What I didn’t do was I didn’t interview them and ask them why they chose us. Now, I did ask them that question, and we did use that quote on our website, in the “testimonials” section, but I didn’t feature that content in the kind of content that we were putting out in various places because that’s not the kind of content that gets shared. It’s not the kind of content… That’s the promotional side, and it’s good to have those testimonials. It’s good to have that evidence in the sales process, but that’s not the content I used. So, I talked about profiling the customer, showing that we understood their pains and then asked them to explain how they navigated the journey. In the end, that’s all just very helpful for the prospects we were trying to meet.

Kevin: That’s great. So, my last question, Michael, just to go in a little bit of a different direction, some of the big news I saw this week and I’m sure you did, too, was Facebook’s acquisition of Instagram. Instagram and other social media companies like Pinterest, weren’t really on many people’s radars, at least, not mine maybe, six months ago. Now, they’re huge and they’re everywhere. So, I’m curious to get your thoughts as to, number one, how does content marketing need to evolve going forward specifically, and how does it need to evolve to adapt to these types of new social tools?

Michael: It’s a really good question, and I’m actually really passionate about Pinterest. The reason is that I sort of blog and I live in this B2B marketing space, which is interesting because part of the platform that I sort of, communicate from is that the difference between B2B and B2C, business marketing and consumer marketing has largely been removed. There’s still some elements, the buying process and B2Bs is still a little longer and more complex and involves a little more people, but the methods and the techniques we use, are very similar now, if not exactly the same as what consumer marketing techniques are.

So, when a B2B marketer says, “Oh, Pinterest, I don’t see the value,” or, “Instagram, I don’t see the value,” or if you look at Tumblr blogs, I disagree with them 100%. The reason for it is that if you look at the growth of Pinterest, if you look at the interest that Facebook took in Instagram, there is an obvious need for people to interact with visual content. So, the growth of Pinterest, the transaction that Facebook undertook with buying Instagram is evidence of that, of that desire, at a basic human level, to interact with visual content.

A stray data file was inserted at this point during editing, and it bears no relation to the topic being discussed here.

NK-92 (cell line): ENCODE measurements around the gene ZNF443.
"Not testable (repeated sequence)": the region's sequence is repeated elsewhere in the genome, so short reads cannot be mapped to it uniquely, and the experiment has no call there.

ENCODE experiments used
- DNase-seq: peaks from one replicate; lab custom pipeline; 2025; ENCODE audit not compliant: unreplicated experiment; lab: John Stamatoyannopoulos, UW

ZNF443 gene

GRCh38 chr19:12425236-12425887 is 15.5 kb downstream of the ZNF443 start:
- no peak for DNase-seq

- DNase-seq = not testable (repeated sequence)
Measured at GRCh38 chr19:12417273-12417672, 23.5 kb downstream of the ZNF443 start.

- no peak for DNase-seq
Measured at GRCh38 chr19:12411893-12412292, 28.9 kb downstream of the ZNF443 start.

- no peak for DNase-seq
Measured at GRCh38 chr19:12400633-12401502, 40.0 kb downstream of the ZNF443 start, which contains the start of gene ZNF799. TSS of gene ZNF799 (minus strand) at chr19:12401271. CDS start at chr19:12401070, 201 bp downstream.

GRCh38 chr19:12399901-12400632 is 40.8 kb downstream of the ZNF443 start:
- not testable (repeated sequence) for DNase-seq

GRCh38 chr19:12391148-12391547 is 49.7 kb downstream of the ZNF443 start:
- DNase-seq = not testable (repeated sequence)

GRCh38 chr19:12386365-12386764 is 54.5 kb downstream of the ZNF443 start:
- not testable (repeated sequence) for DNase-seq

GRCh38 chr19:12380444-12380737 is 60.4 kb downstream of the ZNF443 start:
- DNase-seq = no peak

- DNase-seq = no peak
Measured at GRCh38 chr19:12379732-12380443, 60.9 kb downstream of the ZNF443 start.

My challenge to marketers, especially in the B2B space, is to think about content in much smaller formats and chunks and to think about how you can use a picture to tell 1,000 words and tell the story. That’s what I think Pinterest offers an opportunity for and Instagram as well.

Another side note on Pinterest, that ‘s kind of funny… When I first got into Pinterest, my wife got me into it because she was looking at earrings and fashion and other different things, was that I realized that if I posted a picture on Pinterest from one of my blogs, I was creating an inbound link back to our website or back to my blog site. So, these sites are huge opportunities to create lots of inbound links which helps from an SEO perspective. It helps drive traffic and forces you to really think from a visual perspective.

Kevin: That’s great. Michael, thank you so much for joining us today. Before I let you go, just one last question that’s just, “How can our listeners connect with you if they want to?”

Michael: That’s great. I invite the audience to please reach out to me. One of the things I found is that I’ve made tremendous connections and met really interesting people through social connections. So, you can find me on Twitter. My Twitter handle is @BrennerMichael. Again, that’s @BrennerMichael. So, it’s my last name and first name. I’m also at Facebook and really active on LinkedIn. I’m on Pinterest. So, I invite each of you to connect with me there.

I’m involved in three different blogs. B2B Marketing Insider is my marketing blog. I’m a co-founder at Business2Community.com, which is recently Technorati ranked as the 39th largest business blog in the world, the third largest small business blog in the world. So, we are pretty proud of that fact and that site for delivering social news. Then, I’m the Chief Editor for SAP’s Business Innovation Blog and would invite anyone in the audience to look at those different sites. If you’re interested in contributing, please contact me or feel free to comment on the content.

Kevin: Great, Michael. Thanks so much again for joining us.

Michael: Thanks. My pleasure.